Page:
1)Take out the right turn at Brady? That will make a mess of the traffic. 2) Put in on-street parking on Michigan Avenue? I thought we just took it out. That would also compound the traffic problem. If you want to bring people in to downtown Dearborn, you need to put in stores that sell items people want. And then you need to do away with the paid parking. I don't know about anyone else, but I don't go to Dearborn for this very reason - unless I absolutely have to. I go to Westborn which has its own lot. I wanted to go to one of the bars one evening and paid in the lot, only to find that the bar didn't start cooking dinner for another 2 hours. Money lost.
City of Dearborn (Editor) December 04, 2012 at 03:12 PM
Global Green's report suggests even more student housing beyond the current, perhaps at Brady and Michigan. Do you think there will be a need for more?
City of Dearborn (Editor) December 04, 2012 at 03:37 PM
Here's a link to the full Global Green report: http://www.cityofdearborn.org/city-departments/city-plan/reports
Seymour Poon December 04, 2012 at 04:28 PM
What does all the bicycle infrastructure have to do the with the new train station? I take Amtrak frequently to and from Chicago, so I welcome a station closer to the neighborhood, but there is zero use for a bicycle in conjunction with taking a passenger train. Amtrak is not light commuter rail and if it devolves to such for day trips to Ann Arbor, Dearborn residents seeking a seat for travel to Kalamazoo and points west will be bumped off by commuters. Don't get me started on the bicycle sharing (rental) program, which are stalled in large metropolitan areas like Chicago and New York: http://www.suntimes.com/news/metro/14315965-418/citys-bike-sharing-program-delayed-until-next-year.html. These concepts are urban planner fantasies that will only end badly (cost overruns and implementing bike lanes) in cold weather climates.
City of Dearborn (Editor) December 04, 2012 at 05:35 PM
The Global Green report focuses specifically on sustainable efforts within the district, while TOD looks at the bigger picture. So the idea is that all those factors - being a green district, being walkable/bikeable, more business, etc. - would entice people to visit or live in Dearborn, which is what ties into the train station. The city hopes to see Dearborn become a "destination," as well as a place where residents can hop on a train to head out to Ann Arbor or Chicago for a weekend, or even a class at U of M. Your comments about the biking-related aspects of this are very interesting. Do you think making Dearborn a bicycle-friendly city would be a waste of funds that wouldn't pay off?
Seymour Poon December 04, 2012 at 06:38 PM
Who doesn't want to Dearborn to become a destination with interesting walkable streets? The problem with this "green" agenda is that is the focus is on the wrong green. Dearborn needs to focus on green as in the color of money, which is what the downtown areas of Birmingham and Royal Oak have done - not bike lanes and commuter rail. Enticing businesses to Dearborn is achieved by making it easy and attractive to locate or start a business not by removing existing paved thoroughfares to create bike lanes and shared lanes. Communities claiming some degree of bicycle-friendliness are located in semi-arid Mediterranean climates like California. In mild climates, bicycling is dependable transportation, whereas the Great Lakes are blessed with fresh water due to copious amounts of precipitation as well as frigid winters. Dearborn would be wise to walk before it runs...er, bikes. Keep in mind that the Global Green folks headquartered in Santa Monica live in a different world. Santa Monica is blessed with ocean beachfront where bicycle rentals along the bike paths ARE a business http://www.labikepaths.com/bike-paths/santa-monica-venice/. We're talking Dearborn here. Bike paths along the Rouge River and around Ford Field - fine. Taking a precious traffic lane from Michigan Avenue for bikes is a nutty idea.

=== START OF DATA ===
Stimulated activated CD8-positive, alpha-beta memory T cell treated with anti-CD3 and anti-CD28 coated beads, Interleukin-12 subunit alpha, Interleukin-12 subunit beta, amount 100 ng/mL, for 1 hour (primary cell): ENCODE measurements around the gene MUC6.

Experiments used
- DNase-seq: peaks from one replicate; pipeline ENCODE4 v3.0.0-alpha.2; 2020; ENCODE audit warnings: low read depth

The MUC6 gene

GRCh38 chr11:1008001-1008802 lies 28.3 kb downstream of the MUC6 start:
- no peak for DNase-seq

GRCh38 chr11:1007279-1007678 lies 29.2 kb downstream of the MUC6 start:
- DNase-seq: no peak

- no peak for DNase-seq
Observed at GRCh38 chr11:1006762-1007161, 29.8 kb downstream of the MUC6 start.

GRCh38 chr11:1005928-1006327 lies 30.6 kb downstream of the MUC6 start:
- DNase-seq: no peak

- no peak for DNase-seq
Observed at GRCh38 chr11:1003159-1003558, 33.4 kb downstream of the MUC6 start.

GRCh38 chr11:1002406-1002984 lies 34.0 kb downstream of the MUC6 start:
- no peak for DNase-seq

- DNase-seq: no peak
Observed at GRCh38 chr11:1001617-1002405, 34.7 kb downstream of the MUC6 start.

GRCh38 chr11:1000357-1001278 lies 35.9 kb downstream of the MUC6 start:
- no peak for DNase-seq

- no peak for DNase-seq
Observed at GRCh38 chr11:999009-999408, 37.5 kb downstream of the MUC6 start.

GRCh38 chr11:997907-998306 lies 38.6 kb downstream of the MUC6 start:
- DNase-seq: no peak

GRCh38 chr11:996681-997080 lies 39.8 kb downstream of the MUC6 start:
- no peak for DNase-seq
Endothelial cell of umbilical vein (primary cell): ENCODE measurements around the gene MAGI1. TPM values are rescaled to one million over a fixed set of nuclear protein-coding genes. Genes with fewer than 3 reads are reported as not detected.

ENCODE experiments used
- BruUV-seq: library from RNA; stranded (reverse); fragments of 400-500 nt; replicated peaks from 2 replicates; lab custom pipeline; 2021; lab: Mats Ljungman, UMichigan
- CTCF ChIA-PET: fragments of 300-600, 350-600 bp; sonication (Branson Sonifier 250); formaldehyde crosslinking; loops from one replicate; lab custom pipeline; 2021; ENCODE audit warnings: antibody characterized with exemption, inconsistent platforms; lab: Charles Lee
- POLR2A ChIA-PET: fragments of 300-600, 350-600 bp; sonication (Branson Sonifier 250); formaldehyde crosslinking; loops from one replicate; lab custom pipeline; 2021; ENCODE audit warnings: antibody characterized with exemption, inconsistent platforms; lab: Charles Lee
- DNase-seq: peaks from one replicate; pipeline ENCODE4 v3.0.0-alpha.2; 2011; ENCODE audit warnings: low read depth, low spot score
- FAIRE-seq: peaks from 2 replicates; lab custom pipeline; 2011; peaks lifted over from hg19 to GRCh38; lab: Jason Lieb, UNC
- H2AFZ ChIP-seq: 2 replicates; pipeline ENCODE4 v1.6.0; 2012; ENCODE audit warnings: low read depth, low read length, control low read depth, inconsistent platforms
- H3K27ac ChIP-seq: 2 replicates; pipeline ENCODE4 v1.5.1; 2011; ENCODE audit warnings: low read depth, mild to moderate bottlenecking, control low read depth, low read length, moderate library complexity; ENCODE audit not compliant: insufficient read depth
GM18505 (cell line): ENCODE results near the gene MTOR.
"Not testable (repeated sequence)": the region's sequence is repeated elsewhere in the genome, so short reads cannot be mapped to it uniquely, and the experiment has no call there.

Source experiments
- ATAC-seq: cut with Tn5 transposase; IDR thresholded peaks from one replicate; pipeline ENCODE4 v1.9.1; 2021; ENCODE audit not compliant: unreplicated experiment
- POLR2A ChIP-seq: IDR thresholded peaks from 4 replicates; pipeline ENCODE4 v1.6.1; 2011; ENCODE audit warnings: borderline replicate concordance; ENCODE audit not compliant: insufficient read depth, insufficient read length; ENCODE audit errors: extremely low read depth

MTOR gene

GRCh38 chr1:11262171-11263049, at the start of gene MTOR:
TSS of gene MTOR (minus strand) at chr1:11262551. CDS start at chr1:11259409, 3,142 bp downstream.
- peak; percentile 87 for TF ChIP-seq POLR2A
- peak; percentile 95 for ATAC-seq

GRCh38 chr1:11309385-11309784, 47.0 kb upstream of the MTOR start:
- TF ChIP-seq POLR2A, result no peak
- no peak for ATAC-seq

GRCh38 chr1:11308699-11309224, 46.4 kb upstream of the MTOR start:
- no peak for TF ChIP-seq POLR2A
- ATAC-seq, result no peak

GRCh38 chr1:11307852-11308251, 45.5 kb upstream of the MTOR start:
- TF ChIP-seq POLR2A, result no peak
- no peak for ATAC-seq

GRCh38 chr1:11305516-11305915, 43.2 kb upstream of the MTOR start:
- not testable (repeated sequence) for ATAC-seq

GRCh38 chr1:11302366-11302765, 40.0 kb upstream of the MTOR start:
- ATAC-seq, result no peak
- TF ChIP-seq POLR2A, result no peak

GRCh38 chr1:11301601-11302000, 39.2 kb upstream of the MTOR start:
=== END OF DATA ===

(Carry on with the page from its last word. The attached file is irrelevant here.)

Seymour Poon December 04, 2012 at 06:45 PM
BTW, where would this notion of commuter rail run? As it stands today, Amtrak between Dearborn and Chicago is chronically late (usually 45 minutes to an hour) in either direction due to contention with Burlington freight trains over the existing tracks. While a welcome addition, the new station will not make the trains run on time. Be advised; Amtrak is not well suited for commuter needs. This is why Chicago's light rail is provided by the CTA, Metra and South Shore lines: http://metrarail.com/content/metra/en/home/maps_schedules/metra_system_map.html.
LHB December 04, 2012 at 07:22 PM
HFCC, UofM - Dearborn
Dearborn Taxpayer December 04, 2012 at 07:37 PM
It's interesting how the city seems to make it more difficult for those who currently own "rental homes" in Dearborn (i.e. already providing housing units to young families and even some students) by having us pay to register the homes as rentals and putting us through onerous inspections while also paying high non-homestead taxes. Yet, they welcome businesses who are have never done business in Dearborn by fast-traking their projects through the city permit process and granting gernerous tax abatements. I'm all for new housing options in Dearborn, but I'm also for being fair and welcoming to those of us who have made Dearborn our homes and provide rental homes to others for many years now.
LHB December 04, 2012 at 07:40 PM